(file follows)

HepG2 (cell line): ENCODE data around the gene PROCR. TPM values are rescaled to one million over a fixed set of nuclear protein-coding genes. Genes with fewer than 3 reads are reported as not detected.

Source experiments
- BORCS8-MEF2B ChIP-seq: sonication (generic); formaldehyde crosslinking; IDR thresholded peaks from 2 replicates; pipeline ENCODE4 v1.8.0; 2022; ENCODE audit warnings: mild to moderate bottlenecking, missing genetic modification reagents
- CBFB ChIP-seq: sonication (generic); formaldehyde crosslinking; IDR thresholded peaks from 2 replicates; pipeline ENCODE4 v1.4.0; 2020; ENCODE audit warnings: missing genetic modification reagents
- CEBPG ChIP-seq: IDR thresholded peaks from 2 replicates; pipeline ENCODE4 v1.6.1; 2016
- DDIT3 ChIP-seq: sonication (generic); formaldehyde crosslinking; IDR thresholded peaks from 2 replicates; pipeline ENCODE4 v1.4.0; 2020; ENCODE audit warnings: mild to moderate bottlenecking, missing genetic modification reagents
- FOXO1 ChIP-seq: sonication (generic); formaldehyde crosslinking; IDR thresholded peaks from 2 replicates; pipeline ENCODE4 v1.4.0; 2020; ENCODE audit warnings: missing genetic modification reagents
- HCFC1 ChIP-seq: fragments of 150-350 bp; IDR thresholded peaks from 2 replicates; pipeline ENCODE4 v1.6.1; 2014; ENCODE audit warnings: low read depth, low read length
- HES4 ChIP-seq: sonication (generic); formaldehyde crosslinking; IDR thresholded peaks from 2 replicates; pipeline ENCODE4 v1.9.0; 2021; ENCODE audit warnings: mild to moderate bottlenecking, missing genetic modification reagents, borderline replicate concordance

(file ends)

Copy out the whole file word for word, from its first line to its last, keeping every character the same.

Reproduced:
HepG2 (cell line): ENCODE data around the gene PROCR. TPM values are rescaled to one million over a fixed set of nuclear protein-coding genes. Genes with fewer than 3 reads are reported as not detected.

Source experiments
- BORCS8-MEF2B ChIP-seq: sonication (generic); formaldehyde crosslinking; IDR thresholded peaks from 2 replicates; pipeline ENCODE4 v1.8.0; 2022; ENCODE audit warnings: mild to moderate bottlenecking, missing genetic modification reagents
- CBFB ChIP-seq: sonication (generic); formaldehyde crosslinking; IDR thresholded peaks from 2 replicates; pipeline ENCODE4 v1.4.0; 2020; ENCODE audit warnings: missing genetic modification reagents
- CEBPG ChIP-seq: IDR thresholded peaks from 2 replicates; pipeline ENCODE4 v1.6.1; 2016
- DDIT3 ChIP-seq: sonication (generic); formaldehyde crosslinking; IDR thresholded peaks from 2 replicates; pipeline ENCODE4 v1.4.0; 2020; ENCODE audit warnings: mild to moderate bottlenecking, missing genetic modification reagents
- FOXO1 ChIP-seq: sonication (generic); formaldehyde crosslinking; IDR thresholded peaks from 2 replicates; pipeline ENCODE4 v1.4.0; 2020; ENCODE audit warnings: missing genetic modification reagents
- HCFC1 ChIP-seq: fragments of 150-350 bp; IDR thresholded peaks from 2 replicates; pipeline ENCODE4 v1.6.1; 2014; ENCODE audit warnings: low read depth, low read length
- HES4 ChIP-seq: sonication (generic); formaldehyde crosslinking; IDR thresholded peaks from 2 replicates; pipeline ENCODE4 v1.9.0; 2021; ENCODE audit warnings: mild to moderate bottlenecking, missing genetic modification reagents, borderline replicate concordance